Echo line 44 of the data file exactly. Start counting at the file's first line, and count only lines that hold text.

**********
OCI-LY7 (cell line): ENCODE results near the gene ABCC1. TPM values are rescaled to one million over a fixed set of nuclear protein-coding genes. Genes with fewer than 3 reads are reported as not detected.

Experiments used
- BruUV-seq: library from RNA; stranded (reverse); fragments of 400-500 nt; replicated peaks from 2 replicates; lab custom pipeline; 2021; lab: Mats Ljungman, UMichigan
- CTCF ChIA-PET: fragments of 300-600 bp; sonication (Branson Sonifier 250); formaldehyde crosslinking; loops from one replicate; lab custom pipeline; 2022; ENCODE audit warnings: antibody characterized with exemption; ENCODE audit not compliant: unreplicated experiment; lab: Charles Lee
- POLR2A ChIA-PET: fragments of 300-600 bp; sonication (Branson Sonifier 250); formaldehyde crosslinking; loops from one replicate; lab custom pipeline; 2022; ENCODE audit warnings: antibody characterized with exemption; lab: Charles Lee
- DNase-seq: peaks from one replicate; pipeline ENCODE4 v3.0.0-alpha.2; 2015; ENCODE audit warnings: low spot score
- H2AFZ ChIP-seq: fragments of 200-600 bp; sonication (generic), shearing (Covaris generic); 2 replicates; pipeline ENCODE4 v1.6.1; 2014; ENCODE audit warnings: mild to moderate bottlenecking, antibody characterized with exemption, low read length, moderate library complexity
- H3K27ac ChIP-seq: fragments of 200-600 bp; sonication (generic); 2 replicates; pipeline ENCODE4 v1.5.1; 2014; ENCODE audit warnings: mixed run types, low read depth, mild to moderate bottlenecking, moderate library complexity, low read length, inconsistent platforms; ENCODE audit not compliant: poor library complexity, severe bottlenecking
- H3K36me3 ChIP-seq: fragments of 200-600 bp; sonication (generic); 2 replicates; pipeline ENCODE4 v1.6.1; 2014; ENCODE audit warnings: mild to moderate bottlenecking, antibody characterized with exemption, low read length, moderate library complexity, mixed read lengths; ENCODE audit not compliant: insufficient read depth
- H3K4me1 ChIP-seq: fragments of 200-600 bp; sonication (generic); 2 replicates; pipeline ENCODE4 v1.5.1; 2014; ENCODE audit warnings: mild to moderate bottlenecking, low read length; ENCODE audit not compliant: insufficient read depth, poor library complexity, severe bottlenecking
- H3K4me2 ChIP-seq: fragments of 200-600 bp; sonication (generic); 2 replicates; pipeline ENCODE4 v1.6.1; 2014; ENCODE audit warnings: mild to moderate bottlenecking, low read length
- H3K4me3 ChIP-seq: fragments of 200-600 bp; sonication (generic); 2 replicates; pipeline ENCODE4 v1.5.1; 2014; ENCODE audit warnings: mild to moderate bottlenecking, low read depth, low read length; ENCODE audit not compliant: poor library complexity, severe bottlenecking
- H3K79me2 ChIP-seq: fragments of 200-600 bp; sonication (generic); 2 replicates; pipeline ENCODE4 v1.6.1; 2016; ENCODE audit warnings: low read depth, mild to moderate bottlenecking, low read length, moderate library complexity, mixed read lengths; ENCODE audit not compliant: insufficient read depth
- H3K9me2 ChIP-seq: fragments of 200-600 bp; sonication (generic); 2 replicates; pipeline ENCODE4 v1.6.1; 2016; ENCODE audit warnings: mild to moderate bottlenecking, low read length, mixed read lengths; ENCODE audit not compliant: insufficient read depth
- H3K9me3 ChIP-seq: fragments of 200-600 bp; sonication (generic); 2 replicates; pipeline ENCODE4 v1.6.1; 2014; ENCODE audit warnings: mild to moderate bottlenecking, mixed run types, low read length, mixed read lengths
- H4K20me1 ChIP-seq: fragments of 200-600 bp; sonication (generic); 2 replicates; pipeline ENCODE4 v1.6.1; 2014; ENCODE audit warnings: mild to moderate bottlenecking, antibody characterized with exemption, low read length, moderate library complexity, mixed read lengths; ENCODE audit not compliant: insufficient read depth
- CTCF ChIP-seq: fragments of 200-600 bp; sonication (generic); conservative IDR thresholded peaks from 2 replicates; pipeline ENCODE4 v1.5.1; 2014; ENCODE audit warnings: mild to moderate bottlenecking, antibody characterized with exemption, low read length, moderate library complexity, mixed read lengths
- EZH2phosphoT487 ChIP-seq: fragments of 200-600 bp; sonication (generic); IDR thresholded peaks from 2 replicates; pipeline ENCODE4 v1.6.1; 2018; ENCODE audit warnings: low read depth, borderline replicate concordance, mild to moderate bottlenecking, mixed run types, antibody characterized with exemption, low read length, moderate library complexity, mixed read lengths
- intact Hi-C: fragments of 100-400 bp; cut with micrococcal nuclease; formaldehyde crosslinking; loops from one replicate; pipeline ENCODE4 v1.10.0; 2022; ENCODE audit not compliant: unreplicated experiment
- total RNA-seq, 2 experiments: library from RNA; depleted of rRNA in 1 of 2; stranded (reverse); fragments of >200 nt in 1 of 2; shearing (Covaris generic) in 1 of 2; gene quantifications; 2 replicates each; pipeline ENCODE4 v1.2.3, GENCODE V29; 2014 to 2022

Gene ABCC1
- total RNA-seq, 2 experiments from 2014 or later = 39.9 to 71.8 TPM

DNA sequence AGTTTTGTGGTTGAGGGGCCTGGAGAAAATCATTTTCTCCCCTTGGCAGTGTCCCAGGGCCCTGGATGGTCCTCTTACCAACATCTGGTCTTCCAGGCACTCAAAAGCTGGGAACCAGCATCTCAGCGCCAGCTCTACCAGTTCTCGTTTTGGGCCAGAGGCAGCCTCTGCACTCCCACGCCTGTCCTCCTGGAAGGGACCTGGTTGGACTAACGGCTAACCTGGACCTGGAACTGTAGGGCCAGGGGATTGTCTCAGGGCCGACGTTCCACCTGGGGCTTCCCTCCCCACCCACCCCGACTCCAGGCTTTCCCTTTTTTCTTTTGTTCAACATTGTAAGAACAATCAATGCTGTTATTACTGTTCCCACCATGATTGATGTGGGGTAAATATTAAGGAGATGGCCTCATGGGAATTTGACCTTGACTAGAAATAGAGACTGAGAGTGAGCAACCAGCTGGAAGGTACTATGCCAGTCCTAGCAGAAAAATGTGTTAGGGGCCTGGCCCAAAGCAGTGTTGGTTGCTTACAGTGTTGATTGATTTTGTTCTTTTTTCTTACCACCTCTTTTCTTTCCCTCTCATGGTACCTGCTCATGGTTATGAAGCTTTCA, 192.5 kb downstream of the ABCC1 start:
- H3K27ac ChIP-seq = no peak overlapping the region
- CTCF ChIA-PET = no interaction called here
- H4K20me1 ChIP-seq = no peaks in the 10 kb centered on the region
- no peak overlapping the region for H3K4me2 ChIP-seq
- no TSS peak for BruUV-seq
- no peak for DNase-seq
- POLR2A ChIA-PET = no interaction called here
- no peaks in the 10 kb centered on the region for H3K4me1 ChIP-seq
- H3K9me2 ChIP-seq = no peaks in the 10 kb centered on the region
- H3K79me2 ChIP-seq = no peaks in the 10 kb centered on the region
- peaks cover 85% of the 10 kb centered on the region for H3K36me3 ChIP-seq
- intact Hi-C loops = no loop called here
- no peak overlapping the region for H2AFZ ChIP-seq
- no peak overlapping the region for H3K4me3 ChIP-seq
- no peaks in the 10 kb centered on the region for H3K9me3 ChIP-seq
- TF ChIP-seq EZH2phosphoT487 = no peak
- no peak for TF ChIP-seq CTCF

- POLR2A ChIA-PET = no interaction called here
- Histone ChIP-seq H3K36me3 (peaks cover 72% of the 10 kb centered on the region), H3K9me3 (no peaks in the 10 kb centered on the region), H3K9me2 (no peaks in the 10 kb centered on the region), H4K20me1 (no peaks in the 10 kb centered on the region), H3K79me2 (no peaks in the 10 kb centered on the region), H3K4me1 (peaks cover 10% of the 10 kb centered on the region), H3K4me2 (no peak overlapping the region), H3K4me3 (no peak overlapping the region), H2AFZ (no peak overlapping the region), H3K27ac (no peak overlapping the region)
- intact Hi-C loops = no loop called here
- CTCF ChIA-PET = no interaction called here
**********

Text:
- CTCF ChIA-PET = no interaction called here